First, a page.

If the reference is a hand slate then that should give you an easy sync point for both video and audio. In FCPX I would place a marker on that sync point and have FCPX sync use First Marker on the Angle for sync. I like to arrange audio only angles at the bottom of the Angle Editor just for organization. Then it’s just a matter of choosing the right audio during the edit. The FCPX Angle Viewer makes it fast and easy to choose between audio or video cuts and switches. I hope I understood what you were asking in that question.



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You can switch audio only either in the Angle Viewer or in the timeline. In the above image there’s 3 audio angles and tow video angles.



12) It seems from what Scott is showing is that PluralEyes is doing a better sync than FCP X or is it that it’s better in high volume situations such as music whereas FCP X can handle spoken audio?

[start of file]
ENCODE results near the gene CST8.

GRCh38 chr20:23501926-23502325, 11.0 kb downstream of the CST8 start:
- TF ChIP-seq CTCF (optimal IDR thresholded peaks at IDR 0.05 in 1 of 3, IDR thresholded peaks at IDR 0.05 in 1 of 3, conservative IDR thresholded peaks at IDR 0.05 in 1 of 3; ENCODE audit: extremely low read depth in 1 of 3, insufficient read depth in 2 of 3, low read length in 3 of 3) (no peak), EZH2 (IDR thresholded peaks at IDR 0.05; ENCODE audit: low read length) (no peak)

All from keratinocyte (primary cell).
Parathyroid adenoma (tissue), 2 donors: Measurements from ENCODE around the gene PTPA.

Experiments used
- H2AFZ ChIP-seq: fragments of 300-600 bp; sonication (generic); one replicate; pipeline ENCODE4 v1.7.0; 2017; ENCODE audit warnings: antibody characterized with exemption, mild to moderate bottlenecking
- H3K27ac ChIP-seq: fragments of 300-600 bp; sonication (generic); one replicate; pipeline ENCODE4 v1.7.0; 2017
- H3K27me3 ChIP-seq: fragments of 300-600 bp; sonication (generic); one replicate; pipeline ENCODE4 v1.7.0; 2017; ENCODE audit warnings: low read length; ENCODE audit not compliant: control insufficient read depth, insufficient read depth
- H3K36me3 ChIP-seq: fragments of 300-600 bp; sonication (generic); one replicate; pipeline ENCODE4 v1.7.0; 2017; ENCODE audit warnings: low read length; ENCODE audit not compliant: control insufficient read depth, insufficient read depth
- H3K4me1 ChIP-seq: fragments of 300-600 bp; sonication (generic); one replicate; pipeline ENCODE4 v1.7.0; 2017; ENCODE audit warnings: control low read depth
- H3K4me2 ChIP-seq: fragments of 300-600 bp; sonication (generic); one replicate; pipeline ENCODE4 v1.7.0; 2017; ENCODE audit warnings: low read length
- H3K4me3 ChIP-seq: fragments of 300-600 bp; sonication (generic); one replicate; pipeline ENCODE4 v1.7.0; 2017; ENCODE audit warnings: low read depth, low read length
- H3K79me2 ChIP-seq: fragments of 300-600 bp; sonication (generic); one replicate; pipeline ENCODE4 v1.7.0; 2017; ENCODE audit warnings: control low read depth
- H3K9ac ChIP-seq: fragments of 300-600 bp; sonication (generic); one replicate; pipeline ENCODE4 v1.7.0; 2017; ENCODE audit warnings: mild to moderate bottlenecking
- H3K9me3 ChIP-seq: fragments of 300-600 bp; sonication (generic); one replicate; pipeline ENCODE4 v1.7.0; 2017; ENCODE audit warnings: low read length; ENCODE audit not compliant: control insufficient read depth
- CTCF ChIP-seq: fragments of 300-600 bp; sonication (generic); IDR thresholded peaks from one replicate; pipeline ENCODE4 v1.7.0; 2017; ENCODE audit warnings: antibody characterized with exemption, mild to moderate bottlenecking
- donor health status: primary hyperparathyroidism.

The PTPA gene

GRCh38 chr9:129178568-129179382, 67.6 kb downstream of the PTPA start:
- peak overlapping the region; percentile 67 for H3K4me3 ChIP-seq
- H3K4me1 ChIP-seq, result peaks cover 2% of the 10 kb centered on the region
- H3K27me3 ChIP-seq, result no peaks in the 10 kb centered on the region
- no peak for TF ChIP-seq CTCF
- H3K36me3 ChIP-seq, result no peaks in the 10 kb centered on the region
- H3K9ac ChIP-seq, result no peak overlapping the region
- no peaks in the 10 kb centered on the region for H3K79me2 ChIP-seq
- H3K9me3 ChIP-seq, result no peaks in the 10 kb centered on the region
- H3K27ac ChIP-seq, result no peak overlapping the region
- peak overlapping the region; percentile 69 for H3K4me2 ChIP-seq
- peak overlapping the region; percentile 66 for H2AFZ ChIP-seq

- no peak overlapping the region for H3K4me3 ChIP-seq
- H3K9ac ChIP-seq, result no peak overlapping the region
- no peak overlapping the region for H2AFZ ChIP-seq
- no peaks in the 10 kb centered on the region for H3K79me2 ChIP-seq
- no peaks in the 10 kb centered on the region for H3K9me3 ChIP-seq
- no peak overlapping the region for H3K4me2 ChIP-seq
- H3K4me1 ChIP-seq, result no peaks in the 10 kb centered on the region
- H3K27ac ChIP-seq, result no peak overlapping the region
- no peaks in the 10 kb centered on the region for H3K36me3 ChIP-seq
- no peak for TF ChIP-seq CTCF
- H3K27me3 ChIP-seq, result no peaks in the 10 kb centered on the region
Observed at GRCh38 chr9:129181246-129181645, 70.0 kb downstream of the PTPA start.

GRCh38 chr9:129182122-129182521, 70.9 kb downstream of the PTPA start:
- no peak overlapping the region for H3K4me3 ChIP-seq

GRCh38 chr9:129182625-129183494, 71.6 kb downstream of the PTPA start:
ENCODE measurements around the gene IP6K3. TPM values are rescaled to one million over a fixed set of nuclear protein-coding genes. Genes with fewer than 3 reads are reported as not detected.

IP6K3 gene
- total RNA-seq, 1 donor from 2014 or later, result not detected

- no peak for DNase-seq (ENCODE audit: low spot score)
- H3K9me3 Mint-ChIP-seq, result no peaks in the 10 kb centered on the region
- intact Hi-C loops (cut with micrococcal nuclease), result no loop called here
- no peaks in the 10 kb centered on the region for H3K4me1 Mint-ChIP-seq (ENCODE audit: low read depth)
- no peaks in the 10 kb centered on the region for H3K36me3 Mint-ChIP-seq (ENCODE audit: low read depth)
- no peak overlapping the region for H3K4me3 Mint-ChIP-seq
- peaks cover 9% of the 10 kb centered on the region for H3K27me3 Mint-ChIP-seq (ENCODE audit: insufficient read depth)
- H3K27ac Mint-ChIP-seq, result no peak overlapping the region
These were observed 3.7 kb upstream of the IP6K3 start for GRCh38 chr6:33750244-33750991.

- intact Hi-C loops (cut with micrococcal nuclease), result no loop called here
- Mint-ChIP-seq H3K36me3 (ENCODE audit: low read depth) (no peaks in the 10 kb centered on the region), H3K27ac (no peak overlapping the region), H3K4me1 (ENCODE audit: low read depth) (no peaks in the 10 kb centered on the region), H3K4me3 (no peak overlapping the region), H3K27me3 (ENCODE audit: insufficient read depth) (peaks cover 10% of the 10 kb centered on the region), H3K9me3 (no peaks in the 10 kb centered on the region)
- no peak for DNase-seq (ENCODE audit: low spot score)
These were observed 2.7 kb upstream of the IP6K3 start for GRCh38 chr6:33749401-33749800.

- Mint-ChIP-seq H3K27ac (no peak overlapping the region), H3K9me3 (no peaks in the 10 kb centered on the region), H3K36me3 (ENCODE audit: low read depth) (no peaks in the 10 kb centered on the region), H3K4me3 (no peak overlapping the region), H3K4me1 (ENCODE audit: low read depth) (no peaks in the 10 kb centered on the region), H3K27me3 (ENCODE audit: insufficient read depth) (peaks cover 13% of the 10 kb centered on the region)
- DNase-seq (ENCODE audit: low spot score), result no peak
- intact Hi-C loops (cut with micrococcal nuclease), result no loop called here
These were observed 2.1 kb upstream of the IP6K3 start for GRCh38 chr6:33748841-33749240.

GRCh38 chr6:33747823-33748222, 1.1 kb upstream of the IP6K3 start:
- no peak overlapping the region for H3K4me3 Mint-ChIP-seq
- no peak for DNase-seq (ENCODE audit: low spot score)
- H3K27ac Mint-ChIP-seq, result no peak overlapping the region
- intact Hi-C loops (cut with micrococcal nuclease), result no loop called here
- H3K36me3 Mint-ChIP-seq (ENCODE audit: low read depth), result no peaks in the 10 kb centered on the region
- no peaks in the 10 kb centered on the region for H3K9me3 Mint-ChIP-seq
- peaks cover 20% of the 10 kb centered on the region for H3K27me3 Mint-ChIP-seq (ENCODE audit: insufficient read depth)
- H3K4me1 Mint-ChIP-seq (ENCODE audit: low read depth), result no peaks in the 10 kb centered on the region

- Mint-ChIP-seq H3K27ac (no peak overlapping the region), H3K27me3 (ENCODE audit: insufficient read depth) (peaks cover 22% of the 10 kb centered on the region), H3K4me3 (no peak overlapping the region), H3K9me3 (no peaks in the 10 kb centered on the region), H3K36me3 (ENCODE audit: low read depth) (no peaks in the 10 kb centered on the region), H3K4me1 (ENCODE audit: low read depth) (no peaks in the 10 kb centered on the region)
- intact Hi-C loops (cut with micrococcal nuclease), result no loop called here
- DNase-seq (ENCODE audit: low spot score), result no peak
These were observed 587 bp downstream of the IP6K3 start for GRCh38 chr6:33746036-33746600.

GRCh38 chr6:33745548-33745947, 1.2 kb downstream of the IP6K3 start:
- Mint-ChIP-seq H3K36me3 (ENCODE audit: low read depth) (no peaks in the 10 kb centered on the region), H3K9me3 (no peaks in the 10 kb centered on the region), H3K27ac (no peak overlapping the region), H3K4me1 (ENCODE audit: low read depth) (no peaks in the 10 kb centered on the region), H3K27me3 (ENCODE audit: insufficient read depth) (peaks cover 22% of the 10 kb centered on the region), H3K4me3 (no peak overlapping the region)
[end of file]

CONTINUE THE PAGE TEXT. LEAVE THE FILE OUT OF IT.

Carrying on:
It’s hard to say why PluralEyes fared better when syncing on some of the examples showed. My guess is that it just has better algorithms when it comes to achieving this particular task of syncing audio. PluralEyes has many years of development and does get better and faster with each new version . I have had very good luck with PluralEyes over the years syncing in some tough situations, particularly involving music videos when a single camera angle might be overwhelmed by a single instrument like a drum.



That isn’t to say that FCPX’s audio sync doesn’t work as it works quite well and probably will work fine in many situations. PluralEyes is always just a $149 download away if you need it. The upcoming PluralEyes 3.0 will take syncing to a new level with its own dedicated syncing interface.